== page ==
Patrick Dowler patrick.dowler at
Fri May 4 14:33:17 PDT 2007

note: I had to violate my one-screen email limit on this one, but it is 
a "report" :)

Benjamin and I exchanged a few emails off-line about region, and came up with 
this preferred format for expressing a condition:

   something OVERLAPS REGION("...")

where something is a column name or alias from the table, OVERLAPS is an 
operator, and REGION("...") is thus a literal value. REGION is a reserved 
word used to form literals (above) and to declare the type of "something". 
That is, a TAP service would say that there is a column of type REGION and 
that tells the user exactly how to formulate the condition. 

We considered other reserved words for the operator (INTERSECT, IN) but 
discounted IN because it implies complete inclusion which we thought it not 
the general meaning when both the column and the literal are extended regions 
(rather than points). INTERSECT in SQL is used to mean "set intersection" (if 
I recall) so this would not be so bad if you think of a region as the "set of 
all points" within a boundary. Using INTERSECT would mean overloading the 
meaning (ie it means something special if the arguments are regions). We 
nominally adopted OVERLAPS (although the term does appear in the SIA 1.0 
document at least). In geometry, I think INTERSECT is the general term one 
would use and it has all the correct implications whether you are talking 
about points, lines/segments, curves, or arbitrary shapes. We also looked at 
but rejected the PostgreSQL overlaps operator && as being obtuse.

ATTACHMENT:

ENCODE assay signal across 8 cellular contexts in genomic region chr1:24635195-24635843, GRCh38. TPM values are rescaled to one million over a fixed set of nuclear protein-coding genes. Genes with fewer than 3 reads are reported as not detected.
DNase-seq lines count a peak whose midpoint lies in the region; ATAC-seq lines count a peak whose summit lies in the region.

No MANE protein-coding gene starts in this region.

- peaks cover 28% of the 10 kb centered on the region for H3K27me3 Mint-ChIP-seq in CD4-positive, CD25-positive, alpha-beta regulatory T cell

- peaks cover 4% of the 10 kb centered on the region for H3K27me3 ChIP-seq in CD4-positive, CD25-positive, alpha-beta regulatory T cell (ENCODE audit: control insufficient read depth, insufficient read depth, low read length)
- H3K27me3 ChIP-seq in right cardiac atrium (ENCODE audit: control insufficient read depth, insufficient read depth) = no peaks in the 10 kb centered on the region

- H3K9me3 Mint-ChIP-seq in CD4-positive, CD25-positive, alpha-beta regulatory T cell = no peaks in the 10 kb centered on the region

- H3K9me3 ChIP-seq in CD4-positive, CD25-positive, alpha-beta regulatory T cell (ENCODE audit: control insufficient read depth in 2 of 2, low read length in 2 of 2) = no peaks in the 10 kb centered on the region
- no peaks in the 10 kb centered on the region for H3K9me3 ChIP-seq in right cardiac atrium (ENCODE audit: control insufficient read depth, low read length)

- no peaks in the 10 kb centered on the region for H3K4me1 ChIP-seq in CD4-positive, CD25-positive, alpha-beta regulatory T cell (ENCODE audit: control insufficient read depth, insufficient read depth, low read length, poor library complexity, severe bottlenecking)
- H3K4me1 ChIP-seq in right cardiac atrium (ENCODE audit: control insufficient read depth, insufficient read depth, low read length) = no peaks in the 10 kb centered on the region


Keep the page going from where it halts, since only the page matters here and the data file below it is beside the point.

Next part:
Since I prefer with the trailing S, OVERLAPS seems slightly better (than 
INTERSECT). Some other reserved word might be better, but overlap is suitably 
general (it also appears in the SIA 1.0 doc and means the same thing there as 

As for STC, it is just the (one?) way to specify the REGION literal. That is, 
STC says what to put in the string "...".

** Summary **

REGION is a datatype and literals are REGION("...") where ... is specified by 
STC. We add an operator OVERLAPS that is used between two REGIONs (typically 
a column of type REGION and a literal). It should work for columns of energy 
and time or whatever else is in STC. A TAP service declares (logical) columns 
of type REGION to say exactly where/how the OVERLAPS operator can be used 
with no ambiguity. 

** sales pitch **

* multiple region columns in table or via join

You can have multiple REGION columns in a table (in theory) and there is no 
need to say that 2 or more columns go together (eg ra and dec): you just have 
a column like "position" of type REGION. In an observation catalog you could 
in principle have columns like "bounds" and "center" and "target_position" 
all of type REGION and all with different values. 

* separate REGION output from query capability:

A TAP service could in principle have columns of type REGION (for output) and 
yet not support the OVERLAPS operator. I think it is good to decouple this as 
all DBs can store them but not all can do decent spatial querying. It is up 
to the TAP service to decide.

* energy and time axes (intervals):

I realised (but didn't express to Benjamin so he hasn't see this) that this 
actually works as is for the energy and time axes that STC also covers. You 
can declare a column named energy (for example) of type REGION, and then use 
STC to write the literal (interval or single value) and thus form a condition 
that is valid. Thus, one should be able to use 

   energy OVERLAPS REGION("<serialised STC energy region>")

as well. The column metadata (utype) would indicate what kind of literal 
(which STC coordinate axis) to use.

Alex mentioned a few things, 3 of which fit in fine and the 4th -- expressing 
unions and intersections and such -- we thought maybe too much for the query 
language, but could be discussed.


Patrick Dowler
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